However I will NOT vaccinate my kids for chicken pox (which is now being pushed) or the flu.

If we continue to vaccinate against everything, our bodies will no longer develop the ability to fight these diseases, gradually weakening our immune systems.

Both of my kids have had the flu this year. Yes, it sucks for a few days. We kept them home, but they have defeated it on their own and now have a naturally built-up immunity to this particular virus.

January 16, 2012 @ 7:33 AM


I do agree, that no one should instruct you how to raise your children. It is silly for someone to condem you for not giving you child a flu shot...

That being said, getting a flu shot/getting the flu build your immune system just the same.

January 16, 2012 @ 9:01 AM


@Cambo - Oh goody, you're kids are now immune to that particular virus! So what? They won't be to next year's strain. That's why the flu vaccine is a seasonal, instead of a "one' shot" like some other vaccines. And "fuck the herd"? Charming. I'm sure the next elderly person who gets sprayed on by your sick kid will thank you. Apparently you're somehow able to detect immediate infection, and have the luxury of pulling your kids out of school for a week or two anytime. Not everyone has that luxury - but fuck them, right?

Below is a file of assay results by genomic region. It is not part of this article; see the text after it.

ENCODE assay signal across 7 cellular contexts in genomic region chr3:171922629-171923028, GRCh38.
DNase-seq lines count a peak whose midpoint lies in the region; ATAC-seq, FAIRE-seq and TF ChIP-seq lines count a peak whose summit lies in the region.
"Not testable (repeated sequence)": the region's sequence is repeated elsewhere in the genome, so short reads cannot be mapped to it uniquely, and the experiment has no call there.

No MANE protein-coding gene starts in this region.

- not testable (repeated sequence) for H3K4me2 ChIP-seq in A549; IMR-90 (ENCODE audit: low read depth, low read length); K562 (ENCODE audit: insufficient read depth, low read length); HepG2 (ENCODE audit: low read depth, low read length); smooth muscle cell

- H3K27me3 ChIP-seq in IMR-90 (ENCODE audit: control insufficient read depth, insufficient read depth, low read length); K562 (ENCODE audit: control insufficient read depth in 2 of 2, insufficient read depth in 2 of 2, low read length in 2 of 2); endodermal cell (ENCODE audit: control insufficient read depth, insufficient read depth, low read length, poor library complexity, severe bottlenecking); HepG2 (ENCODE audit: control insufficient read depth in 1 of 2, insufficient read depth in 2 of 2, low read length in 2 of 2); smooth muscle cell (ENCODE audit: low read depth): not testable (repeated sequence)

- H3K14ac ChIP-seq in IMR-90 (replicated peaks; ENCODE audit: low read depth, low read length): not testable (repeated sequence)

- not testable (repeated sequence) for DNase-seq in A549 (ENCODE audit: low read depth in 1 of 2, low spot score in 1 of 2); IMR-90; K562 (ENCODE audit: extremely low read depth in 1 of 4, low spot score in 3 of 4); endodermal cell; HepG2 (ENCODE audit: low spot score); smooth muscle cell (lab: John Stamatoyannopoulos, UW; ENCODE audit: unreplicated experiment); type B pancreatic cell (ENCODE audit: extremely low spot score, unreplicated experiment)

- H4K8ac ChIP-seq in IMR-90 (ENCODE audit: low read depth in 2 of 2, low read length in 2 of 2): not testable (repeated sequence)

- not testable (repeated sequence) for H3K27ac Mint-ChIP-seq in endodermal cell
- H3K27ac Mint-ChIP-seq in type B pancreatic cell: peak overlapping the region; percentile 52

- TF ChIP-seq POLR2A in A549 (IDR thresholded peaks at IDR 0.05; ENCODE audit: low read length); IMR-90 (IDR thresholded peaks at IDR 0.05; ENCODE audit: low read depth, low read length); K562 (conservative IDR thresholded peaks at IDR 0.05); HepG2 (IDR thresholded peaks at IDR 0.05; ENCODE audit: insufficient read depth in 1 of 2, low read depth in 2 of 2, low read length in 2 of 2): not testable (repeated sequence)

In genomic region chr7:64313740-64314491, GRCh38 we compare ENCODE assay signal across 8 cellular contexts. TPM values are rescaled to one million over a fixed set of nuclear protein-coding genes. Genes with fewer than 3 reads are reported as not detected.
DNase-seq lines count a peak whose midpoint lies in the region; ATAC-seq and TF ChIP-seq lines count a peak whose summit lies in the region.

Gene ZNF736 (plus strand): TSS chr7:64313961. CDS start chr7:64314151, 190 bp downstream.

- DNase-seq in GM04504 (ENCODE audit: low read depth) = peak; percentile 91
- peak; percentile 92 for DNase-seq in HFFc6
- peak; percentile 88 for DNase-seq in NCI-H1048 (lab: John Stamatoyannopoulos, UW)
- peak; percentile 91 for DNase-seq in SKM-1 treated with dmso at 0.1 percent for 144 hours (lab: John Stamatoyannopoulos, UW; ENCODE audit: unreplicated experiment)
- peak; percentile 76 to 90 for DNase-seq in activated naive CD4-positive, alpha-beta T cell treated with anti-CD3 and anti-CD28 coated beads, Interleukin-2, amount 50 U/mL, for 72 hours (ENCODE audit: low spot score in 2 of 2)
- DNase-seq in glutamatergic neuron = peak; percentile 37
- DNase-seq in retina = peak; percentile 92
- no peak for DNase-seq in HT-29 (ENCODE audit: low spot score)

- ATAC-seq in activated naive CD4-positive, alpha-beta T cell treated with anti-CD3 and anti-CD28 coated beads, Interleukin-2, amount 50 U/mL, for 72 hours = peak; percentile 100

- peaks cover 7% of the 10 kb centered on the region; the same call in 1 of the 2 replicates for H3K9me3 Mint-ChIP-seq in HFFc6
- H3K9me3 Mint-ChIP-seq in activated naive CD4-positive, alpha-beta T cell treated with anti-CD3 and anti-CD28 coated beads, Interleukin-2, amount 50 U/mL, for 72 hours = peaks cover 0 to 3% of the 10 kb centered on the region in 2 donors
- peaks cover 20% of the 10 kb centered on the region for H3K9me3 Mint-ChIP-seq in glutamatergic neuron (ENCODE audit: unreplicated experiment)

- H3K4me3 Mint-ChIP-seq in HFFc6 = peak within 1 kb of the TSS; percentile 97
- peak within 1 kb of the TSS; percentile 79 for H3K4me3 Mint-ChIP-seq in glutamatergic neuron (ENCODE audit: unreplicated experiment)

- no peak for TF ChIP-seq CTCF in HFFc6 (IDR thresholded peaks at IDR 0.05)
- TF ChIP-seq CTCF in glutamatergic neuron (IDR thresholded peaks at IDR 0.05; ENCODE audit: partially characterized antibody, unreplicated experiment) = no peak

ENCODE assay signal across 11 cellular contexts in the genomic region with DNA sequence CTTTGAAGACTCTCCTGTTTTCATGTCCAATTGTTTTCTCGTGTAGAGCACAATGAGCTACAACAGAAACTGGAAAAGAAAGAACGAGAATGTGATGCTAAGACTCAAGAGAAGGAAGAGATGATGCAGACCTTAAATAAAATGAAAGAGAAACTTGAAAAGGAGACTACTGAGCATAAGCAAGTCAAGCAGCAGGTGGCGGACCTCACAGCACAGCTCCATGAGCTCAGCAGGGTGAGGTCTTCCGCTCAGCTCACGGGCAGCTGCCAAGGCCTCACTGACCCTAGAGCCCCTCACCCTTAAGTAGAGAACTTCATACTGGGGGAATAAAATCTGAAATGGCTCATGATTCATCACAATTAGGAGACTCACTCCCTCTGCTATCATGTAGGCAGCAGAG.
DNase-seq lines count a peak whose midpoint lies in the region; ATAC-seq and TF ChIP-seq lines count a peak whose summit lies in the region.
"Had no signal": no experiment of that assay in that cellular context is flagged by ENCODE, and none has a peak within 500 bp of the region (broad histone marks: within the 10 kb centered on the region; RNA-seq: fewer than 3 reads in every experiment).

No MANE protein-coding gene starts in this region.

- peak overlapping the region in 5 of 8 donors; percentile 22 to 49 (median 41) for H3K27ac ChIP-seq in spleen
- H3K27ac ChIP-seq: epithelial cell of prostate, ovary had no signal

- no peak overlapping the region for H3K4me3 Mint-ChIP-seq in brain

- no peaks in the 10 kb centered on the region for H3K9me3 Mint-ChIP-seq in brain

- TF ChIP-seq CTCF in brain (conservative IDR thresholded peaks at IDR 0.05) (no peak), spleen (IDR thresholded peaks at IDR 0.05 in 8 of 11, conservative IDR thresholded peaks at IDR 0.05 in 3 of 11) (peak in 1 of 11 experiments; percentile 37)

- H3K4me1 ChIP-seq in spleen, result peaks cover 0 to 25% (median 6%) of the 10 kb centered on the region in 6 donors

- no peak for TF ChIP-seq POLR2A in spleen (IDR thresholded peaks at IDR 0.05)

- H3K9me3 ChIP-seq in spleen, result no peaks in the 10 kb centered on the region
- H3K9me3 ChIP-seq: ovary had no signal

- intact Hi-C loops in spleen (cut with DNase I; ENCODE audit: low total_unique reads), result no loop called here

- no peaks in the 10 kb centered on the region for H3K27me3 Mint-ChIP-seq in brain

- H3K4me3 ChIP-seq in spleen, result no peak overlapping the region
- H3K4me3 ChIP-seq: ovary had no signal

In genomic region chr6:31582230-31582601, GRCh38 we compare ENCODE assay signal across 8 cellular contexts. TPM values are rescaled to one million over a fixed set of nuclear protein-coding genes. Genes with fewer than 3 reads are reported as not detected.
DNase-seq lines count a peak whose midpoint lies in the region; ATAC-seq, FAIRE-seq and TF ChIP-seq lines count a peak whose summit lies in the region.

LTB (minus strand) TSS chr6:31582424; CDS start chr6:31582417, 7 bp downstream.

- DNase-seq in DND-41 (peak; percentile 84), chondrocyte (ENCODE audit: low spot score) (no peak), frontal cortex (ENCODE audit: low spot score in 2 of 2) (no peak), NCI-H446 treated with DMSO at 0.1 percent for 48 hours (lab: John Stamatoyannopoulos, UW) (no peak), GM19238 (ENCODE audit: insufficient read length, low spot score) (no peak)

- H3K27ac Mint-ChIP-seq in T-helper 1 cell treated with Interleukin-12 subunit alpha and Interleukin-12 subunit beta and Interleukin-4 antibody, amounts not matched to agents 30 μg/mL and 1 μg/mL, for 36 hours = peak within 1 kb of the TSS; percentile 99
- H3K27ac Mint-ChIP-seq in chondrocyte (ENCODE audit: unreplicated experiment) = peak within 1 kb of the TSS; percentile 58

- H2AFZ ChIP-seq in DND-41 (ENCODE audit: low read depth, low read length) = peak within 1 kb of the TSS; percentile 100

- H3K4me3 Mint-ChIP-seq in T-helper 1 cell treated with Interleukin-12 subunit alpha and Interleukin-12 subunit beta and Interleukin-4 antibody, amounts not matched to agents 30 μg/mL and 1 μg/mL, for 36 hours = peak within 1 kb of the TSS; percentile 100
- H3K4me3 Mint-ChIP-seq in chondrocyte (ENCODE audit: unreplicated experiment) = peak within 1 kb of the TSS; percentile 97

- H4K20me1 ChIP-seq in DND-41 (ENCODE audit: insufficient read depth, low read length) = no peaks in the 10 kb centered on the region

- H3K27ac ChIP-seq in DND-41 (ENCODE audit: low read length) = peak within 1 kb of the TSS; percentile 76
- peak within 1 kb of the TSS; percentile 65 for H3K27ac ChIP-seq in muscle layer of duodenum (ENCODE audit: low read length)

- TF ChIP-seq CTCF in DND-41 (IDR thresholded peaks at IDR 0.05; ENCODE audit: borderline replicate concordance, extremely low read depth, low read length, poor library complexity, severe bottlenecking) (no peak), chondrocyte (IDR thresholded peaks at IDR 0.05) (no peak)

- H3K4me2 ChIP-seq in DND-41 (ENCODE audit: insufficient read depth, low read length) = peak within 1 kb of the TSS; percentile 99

January 16, 2012 @ 9:58 AM


Here is a great link from a Ted Talks....

January 16, 2012 @ 10:18 AM



Nice. You completely missed the point.

Actually, it is recommended for seniors. And I have no problem with seniors getting it.

No. I will not vaccinate MY kids, to ensure that everyone else is "safe". I do what is best for MY children, not the herd if I do not believe the vaccine is effective or warranted.

20 years ago, we didn't have the flu shot. I had the flu as a kid (many times), and I turned out just fine. Offer me 1 quantifiable (unbiased) report that suggests that flu deaths are down due to people getting the flu shot. Even the CDC (Centre for Disease Control) is now questioning the effectiveness.

And yes, the school boards DO ask you NOT to send your kid to school if they have the flu, to prevent others from getting it. Common sense would tell you, to NOT send your child to school if he/she is sick. Not only so they can rest, but to also not spread the virus.